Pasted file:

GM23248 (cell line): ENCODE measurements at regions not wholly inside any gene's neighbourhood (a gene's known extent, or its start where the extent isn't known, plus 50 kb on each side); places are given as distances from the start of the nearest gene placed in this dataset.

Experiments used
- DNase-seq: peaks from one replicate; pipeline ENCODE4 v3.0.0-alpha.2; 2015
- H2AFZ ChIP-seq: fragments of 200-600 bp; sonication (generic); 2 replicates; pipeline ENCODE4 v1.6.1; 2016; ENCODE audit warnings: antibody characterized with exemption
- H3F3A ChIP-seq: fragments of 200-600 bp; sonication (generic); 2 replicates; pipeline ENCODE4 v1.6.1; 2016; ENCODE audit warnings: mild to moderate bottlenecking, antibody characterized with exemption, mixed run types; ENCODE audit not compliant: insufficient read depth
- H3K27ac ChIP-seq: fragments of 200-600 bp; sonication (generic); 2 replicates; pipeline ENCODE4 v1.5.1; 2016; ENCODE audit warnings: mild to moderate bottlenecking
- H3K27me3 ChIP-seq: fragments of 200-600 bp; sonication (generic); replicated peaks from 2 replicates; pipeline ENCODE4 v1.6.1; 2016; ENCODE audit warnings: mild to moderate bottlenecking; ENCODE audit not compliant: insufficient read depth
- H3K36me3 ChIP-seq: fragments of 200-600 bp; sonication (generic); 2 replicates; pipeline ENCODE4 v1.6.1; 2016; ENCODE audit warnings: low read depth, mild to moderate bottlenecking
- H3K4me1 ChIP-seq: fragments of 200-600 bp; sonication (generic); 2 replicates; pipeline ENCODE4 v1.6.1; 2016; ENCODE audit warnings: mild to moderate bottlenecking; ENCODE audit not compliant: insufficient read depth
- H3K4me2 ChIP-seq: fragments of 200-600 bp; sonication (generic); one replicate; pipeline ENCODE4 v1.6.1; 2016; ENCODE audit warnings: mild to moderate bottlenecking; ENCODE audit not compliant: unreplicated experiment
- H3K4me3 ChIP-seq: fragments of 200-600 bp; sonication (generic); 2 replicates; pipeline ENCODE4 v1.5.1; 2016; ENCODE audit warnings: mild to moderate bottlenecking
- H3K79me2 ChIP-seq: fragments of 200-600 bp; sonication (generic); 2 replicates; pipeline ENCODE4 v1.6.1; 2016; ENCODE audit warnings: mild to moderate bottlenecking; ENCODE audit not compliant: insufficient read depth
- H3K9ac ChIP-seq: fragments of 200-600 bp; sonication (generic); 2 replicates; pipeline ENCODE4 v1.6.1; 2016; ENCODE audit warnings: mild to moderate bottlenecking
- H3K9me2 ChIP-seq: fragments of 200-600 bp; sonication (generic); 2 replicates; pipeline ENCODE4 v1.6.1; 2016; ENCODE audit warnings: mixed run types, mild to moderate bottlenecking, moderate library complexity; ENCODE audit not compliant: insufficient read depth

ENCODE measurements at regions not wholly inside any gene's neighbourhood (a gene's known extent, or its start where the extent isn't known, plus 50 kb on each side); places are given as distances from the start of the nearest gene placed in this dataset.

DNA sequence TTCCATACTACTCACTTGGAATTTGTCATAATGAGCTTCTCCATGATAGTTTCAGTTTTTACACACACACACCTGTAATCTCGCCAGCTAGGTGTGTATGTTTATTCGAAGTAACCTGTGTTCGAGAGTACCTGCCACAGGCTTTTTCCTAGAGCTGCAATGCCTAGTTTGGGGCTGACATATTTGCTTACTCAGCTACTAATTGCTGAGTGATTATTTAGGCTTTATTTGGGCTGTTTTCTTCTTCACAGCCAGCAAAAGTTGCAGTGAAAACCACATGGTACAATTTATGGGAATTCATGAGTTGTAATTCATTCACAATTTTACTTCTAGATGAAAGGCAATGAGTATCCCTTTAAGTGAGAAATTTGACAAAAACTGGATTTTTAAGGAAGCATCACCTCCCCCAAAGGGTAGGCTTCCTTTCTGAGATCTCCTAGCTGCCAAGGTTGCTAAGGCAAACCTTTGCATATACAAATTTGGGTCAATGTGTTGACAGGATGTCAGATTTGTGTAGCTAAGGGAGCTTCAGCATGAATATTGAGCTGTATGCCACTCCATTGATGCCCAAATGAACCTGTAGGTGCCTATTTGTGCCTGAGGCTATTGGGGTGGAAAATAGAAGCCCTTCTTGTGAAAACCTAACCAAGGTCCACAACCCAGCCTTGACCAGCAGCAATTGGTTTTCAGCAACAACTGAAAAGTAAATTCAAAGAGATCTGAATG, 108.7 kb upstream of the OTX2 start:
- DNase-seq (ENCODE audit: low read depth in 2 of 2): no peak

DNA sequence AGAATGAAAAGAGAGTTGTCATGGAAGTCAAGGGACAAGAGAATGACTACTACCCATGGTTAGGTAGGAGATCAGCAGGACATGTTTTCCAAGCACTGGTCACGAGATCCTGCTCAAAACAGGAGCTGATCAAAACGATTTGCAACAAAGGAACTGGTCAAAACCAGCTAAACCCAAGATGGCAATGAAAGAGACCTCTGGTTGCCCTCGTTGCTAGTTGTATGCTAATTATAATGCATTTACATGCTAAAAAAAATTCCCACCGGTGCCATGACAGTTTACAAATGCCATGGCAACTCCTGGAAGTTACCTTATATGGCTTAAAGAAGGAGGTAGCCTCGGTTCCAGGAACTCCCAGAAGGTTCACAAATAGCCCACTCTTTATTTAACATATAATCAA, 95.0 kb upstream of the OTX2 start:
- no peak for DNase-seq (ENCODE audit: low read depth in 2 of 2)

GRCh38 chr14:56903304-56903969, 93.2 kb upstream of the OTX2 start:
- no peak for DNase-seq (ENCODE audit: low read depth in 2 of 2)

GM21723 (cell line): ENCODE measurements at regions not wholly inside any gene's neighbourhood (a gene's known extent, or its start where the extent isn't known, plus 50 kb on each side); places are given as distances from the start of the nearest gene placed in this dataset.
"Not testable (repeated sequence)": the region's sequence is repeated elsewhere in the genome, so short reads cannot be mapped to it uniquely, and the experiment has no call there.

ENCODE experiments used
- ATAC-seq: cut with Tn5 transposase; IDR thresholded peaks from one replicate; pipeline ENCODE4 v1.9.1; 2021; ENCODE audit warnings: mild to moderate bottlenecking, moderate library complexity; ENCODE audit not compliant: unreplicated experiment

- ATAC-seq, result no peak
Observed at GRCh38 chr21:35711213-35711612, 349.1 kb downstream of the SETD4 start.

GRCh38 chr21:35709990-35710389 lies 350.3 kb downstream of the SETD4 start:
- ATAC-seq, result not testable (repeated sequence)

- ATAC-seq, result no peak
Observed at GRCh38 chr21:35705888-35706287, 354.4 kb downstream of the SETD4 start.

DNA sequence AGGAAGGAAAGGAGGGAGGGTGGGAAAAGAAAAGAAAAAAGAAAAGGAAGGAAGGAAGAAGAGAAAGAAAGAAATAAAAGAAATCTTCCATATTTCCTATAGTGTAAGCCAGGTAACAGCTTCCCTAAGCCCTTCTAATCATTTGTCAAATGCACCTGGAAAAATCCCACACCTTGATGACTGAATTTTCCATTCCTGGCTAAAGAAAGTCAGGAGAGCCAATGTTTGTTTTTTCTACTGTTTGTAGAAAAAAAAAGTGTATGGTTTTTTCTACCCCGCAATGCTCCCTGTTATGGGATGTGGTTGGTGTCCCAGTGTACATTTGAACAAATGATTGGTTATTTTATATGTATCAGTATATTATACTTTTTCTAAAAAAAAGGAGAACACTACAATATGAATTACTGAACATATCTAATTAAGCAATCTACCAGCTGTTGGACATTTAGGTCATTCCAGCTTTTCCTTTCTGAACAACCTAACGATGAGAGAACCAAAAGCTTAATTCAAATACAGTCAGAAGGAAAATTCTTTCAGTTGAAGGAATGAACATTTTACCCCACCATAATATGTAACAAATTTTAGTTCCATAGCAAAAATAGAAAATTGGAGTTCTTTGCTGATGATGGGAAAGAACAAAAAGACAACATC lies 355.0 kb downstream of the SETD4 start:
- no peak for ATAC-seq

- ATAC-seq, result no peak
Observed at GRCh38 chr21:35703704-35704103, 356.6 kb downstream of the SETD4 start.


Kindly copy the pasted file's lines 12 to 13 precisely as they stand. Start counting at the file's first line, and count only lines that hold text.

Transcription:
- H3K79me2 ChIP-seq: fragments of 200-600 bp; sonication (generic); 2 replicates; pipeline ENCODE4 v1.6.1; 2016; ENCODE audit warnings: mild to moderate bottlenecking; ENCODE audit not compliant: insufficient read depth
- H3K9ac ChIP-seq: fragments of 200-600 bp; sonication (generic); 2 replicates; pipeline ENCODE4 v1.6.1; 2016; ENCODE audit warnings: mild to moderate bottlenecking